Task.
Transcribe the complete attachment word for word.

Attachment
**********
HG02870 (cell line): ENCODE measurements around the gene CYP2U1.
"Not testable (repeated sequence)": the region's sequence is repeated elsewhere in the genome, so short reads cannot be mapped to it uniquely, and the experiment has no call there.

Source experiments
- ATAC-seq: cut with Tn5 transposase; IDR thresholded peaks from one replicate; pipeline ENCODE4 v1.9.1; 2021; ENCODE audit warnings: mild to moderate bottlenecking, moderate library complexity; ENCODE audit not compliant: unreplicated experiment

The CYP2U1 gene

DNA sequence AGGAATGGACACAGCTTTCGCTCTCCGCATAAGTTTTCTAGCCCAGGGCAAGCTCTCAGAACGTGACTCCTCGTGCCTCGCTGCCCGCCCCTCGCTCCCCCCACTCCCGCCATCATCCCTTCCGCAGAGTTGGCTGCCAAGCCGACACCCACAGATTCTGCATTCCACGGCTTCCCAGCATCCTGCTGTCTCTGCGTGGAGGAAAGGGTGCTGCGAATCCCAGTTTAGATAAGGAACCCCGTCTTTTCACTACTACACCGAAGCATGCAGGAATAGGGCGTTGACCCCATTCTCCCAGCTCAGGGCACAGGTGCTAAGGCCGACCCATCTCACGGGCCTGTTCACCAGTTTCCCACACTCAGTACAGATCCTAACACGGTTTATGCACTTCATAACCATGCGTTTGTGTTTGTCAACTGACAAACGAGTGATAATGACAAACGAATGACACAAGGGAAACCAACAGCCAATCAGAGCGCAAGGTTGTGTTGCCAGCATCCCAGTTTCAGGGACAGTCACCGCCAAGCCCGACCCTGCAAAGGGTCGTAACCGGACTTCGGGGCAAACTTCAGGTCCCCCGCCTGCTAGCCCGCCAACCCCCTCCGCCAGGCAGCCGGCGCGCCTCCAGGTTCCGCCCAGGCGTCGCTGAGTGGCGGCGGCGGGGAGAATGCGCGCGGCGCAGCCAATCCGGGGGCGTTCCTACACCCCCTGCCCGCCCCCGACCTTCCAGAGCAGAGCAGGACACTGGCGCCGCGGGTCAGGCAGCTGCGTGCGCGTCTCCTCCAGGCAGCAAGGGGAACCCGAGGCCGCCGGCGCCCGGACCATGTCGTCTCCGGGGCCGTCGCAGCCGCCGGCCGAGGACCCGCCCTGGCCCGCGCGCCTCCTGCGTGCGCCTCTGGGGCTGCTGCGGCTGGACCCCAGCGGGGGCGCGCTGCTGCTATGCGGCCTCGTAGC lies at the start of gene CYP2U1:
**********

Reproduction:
HG02870 (cell line): ENCODE measurements around the gene CYP2U1.
"Not testable (repeated sequence)": the region's sequence is repeated elsewhere in the genome, so short reads cannot be mapped to it uniquely, and the experiment has no call there.

Source experiments
- ATAC-seq: cut with Tn5 transposase; IDR thresholded peaks from one replicate; pipeline ENCODE4 v1.9.1; 2021; ENCODE audit warnings: mild to moderate bottlenecking, moderate library complexity; ENCODE audit not compliant: unreplicated experiment

The CYP2U1 gene

DNA sequence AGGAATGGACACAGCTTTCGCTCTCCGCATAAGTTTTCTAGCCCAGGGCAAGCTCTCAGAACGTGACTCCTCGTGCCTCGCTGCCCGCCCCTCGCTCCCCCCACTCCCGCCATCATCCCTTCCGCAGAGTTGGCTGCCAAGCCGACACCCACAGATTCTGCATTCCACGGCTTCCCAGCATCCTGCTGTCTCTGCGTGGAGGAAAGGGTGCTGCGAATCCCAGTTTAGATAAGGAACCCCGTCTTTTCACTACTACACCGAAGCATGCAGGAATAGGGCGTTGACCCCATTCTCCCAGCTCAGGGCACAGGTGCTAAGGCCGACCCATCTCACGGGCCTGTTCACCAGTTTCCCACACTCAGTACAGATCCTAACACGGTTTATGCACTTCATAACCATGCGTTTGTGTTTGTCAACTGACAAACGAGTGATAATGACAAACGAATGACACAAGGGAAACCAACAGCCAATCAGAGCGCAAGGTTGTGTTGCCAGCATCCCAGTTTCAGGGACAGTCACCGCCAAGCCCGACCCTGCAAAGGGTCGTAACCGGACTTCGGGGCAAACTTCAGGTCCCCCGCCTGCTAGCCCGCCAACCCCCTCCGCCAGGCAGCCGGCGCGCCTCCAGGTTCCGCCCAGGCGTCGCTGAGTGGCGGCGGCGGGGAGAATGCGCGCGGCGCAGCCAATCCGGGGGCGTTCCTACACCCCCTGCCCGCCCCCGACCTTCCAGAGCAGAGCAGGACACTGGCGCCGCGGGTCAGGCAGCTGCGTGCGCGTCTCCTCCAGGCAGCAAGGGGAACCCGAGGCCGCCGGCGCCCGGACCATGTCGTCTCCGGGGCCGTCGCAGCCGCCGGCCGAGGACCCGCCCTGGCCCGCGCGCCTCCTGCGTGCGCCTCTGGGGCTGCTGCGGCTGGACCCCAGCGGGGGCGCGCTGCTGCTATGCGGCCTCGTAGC lies at the start of gene CYP2U1: